2. Simple ELECTRIC cell
A Simple cell or an Electric cell is a device that converts chemical energy into electrical energy (e.g. the battery in your torchlight converts chemical energy into electrical energy. Note: a battery consists of simple cells) Thus, do take note that the operation and uses of a simple electric cell are DIFFERENT from those of an electrolytic cell. In electrolysis, an electric current is passed into an electrolyte and we are keen to study and investigate the chemical reactions that occur in the electrolytic cell and the type of products that are formed at the electrodes.   

Case Study 1
Let's begin by performing a very simple experiment. If we were to place a copper rod and a zinc rod into dilute sulfuric acid contained in a beaker, what do you think will occur ? From your study of the Reactivity Series of metals in Secondary 3,  you would know that the zinc rod will dissolve in the dilute sulfuric acid while the copper rod will not dissolve. Zinc is a reactive metal - it will react with sulfuric acid to form zinc(II) sulfate solution and hydrogen gas. Bubbles of gas (hydrogen) will also be observed at the zinc rod. On the other hand, copper will not react with dilute sulfuric acid.
Case Study 2 - The Simple Electric Cell
If the experiment in case study 1 was repeated and if we were to connect both the copper and zinc rods by a wire (as shown by the red arrow line in the diagram above), the voltmeter registers a reading ( potential difference exists between the zinc and copper rods and a current flows) and bubbles of hydrogen gas would now appear at the copper rod instead of the zinc rod. Strange isn't it ? Well, the explanation is as follows:
a) Zinc is more reactive than copper. Thus, it is also more electropositive than copper - that means, zinc loses electrons more easily than copper. As a result, oxidation occurs at the zinc rod (the anode) and zinc metal loses electrons to become zinc ions, that is, Zn (s) - 2e

The electrons then flow from the zinc rod to the copper rod through the external circuit. At the copper rod, reduction occurs - the hydrogen ions in solution accept these electrons to form hydrogen gas; 2 H+(aq) +2e
è H2 (g) This explains why bubbles of gas are produced at the copper rod when the two rods are connected by a wire.

IMPORTANT   There are two points that you must take note of.

First, in a SIMPLE CELL, the MORE REACTIVE metal / electrode is ALWAYS designated the NEGATIVE electrode. Thus, in this example here, the zinc electrode is the negative electrode while the copper electrode is the positive electrode
( DO NOT GET CONFUSED - although zinc is designated the negative electrode in a simple cell, it still functions like an Anode ; Oxidation - the loss of electrons- occurs at the anode only. This fact remains )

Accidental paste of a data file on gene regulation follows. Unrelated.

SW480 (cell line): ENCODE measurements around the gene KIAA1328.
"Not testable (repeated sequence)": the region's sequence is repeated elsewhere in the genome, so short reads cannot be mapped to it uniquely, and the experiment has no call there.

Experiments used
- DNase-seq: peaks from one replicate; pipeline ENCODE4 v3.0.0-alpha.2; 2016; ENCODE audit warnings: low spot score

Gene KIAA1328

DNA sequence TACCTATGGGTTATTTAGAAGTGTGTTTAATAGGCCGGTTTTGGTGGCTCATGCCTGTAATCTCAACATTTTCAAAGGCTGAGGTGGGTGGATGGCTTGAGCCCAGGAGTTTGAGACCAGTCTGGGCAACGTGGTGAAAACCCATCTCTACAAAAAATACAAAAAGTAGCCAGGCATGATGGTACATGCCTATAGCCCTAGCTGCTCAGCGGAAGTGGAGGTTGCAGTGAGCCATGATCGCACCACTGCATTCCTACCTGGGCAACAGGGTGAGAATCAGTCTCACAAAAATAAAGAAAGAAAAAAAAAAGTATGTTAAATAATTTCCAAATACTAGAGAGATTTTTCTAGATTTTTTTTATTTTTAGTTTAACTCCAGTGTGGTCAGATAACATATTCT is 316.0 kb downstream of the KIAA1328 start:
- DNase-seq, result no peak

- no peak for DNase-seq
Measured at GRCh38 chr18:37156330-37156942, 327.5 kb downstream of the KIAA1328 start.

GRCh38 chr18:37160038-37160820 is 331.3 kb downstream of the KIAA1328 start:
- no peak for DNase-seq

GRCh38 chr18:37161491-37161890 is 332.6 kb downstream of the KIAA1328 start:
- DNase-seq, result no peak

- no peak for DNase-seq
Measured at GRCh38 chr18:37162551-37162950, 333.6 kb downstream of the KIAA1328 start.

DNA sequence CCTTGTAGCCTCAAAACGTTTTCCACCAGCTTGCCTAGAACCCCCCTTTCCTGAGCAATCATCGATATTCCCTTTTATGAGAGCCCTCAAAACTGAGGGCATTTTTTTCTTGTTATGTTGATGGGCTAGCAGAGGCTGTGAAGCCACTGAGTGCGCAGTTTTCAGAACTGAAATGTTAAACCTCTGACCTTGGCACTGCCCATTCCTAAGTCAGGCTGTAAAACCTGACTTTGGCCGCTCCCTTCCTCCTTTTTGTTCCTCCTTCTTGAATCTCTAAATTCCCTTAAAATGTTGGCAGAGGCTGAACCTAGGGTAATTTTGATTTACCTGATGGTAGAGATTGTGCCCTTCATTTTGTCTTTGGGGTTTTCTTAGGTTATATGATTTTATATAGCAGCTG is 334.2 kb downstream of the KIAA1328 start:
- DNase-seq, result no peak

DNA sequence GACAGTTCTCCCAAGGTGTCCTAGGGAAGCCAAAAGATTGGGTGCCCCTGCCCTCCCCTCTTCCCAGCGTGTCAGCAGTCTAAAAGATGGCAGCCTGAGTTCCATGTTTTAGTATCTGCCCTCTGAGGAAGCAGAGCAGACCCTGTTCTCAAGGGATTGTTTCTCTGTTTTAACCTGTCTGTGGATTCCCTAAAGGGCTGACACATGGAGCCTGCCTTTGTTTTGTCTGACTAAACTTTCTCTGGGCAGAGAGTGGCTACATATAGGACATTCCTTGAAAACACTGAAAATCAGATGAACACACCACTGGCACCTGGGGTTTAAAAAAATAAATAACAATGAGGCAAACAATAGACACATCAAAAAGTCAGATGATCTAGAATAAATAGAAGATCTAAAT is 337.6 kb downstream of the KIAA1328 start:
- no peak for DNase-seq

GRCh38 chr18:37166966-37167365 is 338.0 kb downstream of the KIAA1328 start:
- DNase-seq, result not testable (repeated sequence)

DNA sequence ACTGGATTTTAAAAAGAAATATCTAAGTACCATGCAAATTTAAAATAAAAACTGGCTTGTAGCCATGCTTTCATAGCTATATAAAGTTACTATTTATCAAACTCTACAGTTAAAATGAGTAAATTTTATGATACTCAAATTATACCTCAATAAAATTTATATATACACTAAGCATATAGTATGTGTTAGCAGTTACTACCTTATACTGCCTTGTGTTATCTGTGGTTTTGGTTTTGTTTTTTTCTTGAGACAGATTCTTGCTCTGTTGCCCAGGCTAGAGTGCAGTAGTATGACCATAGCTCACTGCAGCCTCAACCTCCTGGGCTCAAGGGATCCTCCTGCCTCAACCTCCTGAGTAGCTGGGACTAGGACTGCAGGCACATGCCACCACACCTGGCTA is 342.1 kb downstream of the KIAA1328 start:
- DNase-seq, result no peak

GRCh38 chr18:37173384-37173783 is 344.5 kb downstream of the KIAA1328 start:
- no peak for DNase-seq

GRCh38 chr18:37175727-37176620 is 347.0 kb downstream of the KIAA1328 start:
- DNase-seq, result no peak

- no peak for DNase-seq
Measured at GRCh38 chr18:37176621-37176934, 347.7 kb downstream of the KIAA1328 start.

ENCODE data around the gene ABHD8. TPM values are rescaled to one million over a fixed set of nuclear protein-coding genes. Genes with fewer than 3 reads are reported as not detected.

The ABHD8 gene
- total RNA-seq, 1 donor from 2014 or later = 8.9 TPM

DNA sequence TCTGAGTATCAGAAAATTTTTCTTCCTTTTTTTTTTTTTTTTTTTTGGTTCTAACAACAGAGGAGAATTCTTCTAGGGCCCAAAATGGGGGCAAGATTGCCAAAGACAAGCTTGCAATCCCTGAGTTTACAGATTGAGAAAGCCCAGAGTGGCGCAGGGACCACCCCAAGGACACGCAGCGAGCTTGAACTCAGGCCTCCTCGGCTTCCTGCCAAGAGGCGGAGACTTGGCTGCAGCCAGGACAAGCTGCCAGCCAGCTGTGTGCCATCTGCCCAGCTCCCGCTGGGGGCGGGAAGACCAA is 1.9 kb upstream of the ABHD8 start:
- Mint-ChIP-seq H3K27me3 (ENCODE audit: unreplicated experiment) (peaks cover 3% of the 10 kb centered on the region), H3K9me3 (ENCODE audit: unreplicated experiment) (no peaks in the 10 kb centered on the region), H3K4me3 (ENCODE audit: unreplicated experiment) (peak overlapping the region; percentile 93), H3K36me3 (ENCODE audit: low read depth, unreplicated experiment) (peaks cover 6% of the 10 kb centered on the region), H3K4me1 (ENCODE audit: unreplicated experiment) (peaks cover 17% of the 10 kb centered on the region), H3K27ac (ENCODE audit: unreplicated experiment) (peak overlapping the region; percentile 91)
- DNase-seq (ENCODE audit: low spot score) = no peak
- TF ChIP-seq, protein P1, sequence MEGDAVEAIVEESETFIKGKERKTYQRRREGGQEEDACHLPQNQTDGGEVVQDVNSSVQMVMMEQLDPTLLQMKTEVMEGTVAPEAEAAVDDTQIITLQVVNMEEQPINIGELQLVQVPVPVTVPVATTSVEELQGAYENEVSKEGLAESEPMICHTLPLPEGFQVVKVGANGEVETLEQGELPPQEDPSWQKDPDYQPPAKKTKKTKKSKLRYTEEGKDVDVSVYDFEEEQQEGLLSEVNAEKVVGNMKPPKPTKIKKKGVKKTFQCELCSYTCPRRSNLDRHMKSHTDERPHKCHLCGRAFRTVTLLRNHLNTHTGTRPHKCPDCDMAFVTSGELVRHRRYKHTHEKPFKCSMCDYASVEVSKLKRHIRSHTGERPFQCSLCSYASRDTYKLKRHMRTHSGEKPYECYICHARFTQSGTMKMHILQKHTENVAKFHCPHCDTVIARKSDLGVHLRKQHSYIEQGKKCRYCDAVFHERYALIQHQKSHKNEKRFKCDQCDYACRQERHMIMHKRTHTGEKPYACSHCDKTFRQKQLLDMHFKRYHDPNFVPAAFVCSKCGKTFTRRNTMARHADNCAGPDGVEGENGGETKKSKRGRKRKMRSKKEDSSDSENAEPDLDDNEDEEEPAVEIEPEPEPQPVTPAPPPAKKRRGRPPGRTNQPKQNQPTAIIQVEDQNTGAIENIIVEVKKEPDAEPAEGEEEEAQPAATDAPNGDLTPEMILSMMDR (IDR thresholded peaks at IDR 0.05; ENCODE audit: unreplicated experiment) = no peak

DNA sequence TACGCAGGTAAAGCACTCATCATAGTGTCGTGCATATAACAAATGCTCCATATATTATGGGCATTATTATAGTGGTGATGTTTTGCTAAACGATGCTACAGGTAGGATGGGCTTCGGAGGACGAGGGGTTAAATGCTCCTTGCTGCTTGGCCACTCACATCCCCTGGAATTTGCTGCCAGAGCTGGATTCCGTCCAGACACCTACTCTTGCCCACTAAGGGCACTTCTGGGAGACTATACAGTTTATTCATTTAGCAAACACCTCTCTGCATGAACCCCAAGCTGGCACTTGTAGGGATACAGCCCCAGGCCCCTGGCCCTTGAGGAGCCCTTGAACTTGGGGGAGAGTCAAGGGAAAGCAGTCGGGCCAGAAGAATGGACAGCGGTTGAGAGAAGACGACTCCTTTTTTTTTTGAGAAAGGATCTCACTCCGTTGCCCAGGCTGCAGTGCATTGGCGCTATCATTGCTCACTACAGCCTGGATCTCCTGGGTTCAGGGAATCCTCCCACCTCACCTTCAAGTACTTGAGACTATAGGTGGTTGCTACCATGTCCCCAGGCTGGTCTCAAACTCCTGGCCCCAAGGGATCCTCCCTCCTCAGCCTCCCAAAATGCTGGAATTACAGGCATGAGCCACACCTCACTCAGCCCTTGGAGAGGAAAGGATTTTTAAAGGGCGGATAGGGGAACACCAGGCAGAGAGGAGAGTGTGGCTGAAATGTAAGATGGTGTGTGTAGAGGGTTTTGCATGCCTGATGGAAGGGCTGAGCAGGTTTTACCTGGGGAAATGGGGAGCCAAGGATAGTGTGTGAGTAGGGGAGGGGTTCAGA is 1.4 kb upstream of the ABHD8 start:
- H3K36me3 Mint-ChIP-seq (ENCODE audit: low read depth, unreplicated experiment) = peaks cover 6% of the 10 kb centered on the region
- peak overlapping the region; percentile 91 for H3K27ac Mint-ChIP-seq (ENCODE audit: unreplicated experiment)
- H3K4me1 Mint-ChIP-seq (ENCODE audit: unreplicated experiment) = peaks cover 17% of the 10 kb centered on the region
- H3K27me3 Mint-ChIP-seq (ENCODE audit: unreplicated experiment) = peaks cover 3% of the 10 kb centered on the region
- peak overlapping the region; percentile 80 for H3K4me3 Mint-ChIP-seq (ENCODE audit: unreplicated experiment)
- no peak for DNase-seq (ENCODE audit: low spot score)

Second, the electrons in a simple cell will ALWAYS flow from the NEGATIVE electrode (made of the MORE reactive metal) to the POSITIVE electrode. So in our example here, the electrons will flow out of the zinc rod, pass through the voltmeter V and finally, into the copper rod through the wire in the external circuit ( see diagram above - the direction of the arrow head shows the direction of the electron flow )
1. The magnitude(size) of the voltage(potential difference) is related to the positions of the two metals in the reactivity series. The further spaced the two metals are, the larger will be the potential difference(voltage) produced. For example, let's say that the voltage generated in our Zn-Cu cell is 2 V. If we were to replace the zinc rod with magnesium metal now, the voltage generated will perhaps be 3.5V or 4V now. However, no potential difference exists if the two rods are made of the same metal.

2. What do you think will occur if the electrolyte, dilute sulfuric acid is now replaced with copper(II) nitrate solution ? ( assume that copper and zinc rods are still used )
Answer - the reaction taking place at the zinc rod and the direction of the electron flow will remain the same. The only change would be the reaction occurring at the positive copper rod (cathode). Instead of hydrogen ions gaining electrons, copper(II) ions from the electrolyte, copper(II) nitrate solution, will now gain electrons to form metallic copper; Cu2+(aq) +2e
è Cu (s) The mass of the copper electrode increases.

Another type of a simple cell construction involves the use of a "salt bridge" and two different aqueous electrolytes instead of one - zinc electrode immersed in a beaker of zinc nitrate solution, copper immersed in a beaker of copper(II) nitrate solution and both electrodes connected by a wire.
1.State your observations at the electrodes, explain your observations and write ionic equations for the reactions that occur at the electrodes.
2. Explain the function of the "salt bridge".
Hint: Click on the link below for an explanation (animated tutorial)
compiled by Alex Teoh / 2 Dec 2006 / 5.33 pm